She doesn’t think it’s worth it; she’ll still be a “freak,” she says, and she’ll never live a “normal” life. Shaun decides to interject and manages to change her mind, by sharing with her how he's, “ a freak, too [and that] people have called me that because I am not neurotypical, and I used to be alone, like you. Sometimes that was easier because it’s hard to be around people when you’re not like them. But now I have Dr. Glassman, and a roommate who is a girl, and a girlfriend who is only annoying some of the time, and I think it is better than being alone.” Melendez gives Shaun and Park the go-ahead to prep Tara for gene replacement, but warns Park about what’ll happen if he ever goes over his head again. The transfusion is ultimately a success, and Tara is given a hopeful prognosis.

At Dr. Glassman's clinic, Debbie oversteps her bounds on her first day as Glassman’s new assistant/office manager. However, she interrupts him while he’s with a patient, and again when he’s conversing with Dr. Lim. Later, she takes it upon herself to upgrade his computer software without asking him first, at which point he loses his cool. She quits when he raises his voice to her, but agrees to come back after he returns home and apologizes later that night.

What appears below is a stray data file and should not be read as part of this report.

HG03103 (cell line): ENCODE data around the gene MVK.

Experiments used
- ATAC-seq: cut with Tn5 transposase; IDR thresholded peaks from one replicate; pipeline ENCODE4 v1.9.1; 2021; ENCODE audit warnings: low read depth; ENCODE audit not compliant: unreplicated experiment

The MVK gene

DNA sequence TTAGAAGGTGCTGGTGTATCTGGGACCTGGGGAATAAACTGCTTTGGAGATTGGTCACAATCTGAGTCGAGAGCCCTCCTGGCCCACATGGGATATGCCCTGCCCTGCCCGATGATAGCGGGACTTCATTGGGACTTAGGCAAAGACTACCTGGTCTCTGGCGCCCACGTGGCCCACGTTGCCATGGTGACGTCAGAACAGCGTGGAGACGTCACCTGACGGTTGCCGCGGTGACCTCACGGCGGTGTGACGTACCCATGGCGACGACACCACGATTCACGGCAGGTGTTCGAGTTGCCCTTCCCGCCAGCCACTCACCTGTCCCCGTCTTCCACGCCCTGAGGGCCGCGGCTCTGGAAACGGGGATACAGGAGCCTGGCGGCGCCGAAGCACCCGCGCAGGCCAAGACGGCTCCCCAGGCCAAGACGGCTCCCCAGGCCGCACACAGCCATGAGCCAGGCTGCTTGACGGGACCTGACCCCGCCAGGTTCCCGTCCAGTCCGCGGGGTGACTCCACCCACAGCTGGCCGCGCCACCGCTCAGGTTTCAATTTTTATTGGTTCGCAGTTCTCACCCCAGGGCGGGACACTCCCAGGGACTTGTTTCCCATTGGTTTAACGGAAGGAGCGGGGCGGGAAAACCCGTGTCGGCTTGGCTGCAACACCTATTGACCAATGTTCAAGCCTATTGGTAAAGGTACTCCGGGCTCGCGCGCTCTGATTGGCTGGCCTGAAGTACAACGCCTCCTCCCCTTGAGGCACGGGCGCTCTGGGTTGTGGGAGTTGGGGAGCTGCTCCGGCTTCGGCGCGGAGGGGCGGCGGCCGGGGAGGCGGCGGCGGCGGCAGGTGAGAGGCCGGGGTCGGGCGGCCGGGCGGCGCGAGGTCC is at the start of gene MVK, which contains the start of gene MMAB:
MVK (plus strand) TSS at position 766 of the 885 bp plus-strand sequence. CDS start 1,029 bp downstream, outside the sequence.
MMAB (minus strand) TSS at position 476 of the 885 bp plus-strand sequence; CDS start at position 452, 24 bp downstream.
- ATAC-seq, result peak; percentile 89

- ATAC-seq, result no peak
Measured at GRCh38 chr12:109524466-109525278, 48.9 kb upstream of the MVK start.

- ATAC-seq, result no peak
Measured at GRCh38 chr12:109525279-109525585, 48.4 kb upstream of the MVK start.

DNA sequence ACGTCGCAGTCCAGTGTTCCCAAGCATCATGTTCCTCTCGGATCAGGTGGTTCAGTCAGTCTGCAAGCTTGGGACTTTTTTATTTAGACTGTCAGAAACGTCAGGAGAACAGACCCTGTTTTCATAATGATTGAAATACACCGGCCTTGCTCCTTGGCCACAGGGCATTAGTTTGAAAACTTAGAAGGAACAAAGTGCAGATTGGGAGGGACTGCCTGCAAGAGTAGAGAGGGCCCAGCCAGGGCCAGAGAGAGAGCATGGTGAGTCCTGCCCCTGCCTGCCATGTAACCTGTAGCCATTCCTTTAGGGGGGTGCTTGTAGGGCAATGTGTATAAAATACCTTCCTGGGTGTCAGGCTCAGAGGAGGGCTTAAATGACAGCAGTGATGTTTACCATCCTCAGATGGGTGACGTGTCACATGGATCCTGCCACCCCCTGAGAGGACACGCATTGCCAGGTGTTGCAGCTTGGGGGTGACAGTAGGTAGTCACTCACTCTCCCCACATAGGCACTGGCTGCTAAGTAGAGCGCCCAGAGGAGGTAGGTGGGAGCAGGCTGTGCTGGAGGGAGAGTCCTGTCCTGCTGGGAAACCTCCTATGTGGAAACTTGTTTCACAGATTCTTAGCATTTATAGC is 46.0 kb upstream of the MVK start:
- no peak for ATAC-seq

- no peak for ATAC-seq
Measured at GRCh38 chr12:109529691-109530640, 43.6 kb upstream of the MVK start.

Dr. Lim, meanwhile, asks Glassman to have a word with her boyfriend. The hospital president approaches Melendez and makes clear that it was Lim that wanted them to talk. The surgeon tells his superior that he’s fine, but he’s unconvincing. Glassman tells him that it’s OK if he’s not. Sure, Melendez has lost patients before, but he’s never lost a patient that should’ve lived. “You’re not fine, if for no other reason than your boss doesn’t think so,” Glassman says, “and the bigger problem is your girlfriend doesn’t agree with her”.